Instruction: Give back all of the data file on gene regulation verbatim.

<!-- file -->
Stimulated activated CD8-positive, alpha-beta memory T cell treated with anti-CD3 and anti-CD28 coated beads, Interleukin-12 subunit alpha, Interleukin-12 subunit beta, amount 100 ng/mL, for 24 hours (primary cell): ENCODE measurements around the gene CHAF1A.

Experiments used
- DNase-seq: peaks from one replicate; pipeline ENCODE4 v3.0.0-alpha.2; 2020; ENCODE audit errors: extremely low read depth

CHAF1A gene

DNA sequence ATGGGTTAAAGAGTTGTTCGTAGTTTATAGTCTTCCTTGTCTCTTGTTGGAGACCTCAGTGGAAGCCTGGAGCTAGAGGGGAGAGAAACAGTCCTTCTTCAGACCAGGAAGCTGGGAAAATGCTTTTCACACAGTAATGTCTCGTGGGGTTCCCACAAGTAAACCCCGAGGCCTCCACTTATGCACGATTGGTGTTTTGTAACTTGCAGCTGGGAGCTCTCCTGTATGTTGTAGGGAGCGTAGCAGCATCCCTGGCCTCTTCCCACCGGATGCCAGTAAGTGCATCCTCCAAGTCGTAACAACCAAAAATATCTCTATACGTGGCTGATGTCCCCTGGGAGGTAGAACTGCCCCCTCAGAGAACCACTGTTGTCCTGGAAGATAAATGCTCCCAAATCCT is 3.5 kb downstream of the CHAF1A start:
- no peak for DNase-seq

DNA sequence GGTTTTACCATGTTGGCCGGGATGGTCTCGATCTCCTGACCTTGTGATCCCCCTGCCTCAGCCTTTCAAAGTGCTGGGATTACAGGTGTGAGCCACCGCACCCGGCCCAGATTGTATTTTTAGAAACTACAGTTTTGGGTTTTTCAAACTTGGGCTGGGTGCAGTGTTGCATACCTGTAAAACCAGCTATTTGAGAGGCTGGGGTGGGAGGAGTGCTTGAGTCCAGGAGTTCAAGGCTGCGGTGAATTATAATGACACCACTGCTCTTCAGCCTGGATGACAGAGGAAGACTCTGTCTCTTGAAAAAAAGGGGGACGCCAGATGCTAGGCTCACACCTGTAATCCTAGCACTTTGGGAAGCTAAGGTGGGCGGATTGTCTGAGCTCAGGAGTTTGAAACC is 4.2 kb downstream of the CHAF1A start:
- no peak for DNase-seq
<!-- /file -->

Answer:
Stimulated activated CD8-positive, alpha-beta memory T cell treated with anti-CD3 and anti-CD28 coated beads, Interleukin-12 subunit alpha, Interleukin-12 subunit beta, amount 100 ng/mL, for 24 hours (primary cell): ENCODE measurements around the gene CHAF1A.

Experiments used
- DNase-seq: peaks from one replicate; pipeline ENCODE4 v3.0.0-alpha.2; 2020; ENCODE audit errors: extremely low read depth

CHAF1A gene

DNA sequence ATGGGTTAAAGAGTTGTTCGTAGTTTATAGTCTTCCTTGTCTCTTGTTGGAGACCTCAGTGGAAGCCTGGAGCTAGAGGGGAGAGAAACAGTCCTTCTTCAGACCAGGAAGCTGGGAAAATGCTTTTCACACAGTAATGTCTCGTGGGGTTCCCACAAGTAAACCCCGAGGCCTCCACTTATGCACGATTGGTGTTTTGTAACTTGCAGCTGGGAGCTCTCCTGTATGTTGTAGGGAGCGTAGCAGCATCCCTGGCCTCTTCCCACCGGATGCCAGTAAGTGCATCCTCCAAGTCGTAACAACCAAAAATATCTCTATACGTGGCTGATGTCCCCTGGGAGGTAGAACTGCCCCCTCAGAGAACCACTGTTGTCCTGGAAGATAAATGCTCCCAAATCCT is 3.5 kb downstream of the CHAF1A start:
- no peak for DNase-seq

DNA sequence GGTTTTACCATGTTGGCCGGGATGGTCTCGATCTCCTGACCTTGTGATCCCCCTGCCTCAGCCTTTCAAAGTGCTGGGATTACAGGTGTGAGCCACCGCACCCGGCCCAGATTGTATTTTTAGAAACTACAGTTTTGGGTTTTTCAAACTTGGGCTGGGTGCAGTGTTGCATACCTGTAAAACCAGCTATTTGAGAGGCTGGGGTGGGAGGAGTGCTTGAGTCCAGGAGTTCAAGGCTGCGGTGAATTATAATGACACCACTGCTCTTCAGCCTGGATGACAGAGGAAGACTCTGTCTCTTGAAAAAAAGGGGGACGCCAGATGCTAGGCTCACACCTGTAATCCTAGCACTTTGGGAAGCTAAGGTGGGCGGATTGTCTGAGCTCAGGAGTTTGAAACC is 4.2 kb downstream of the CHAF1A start:
- no peak for DNase-seq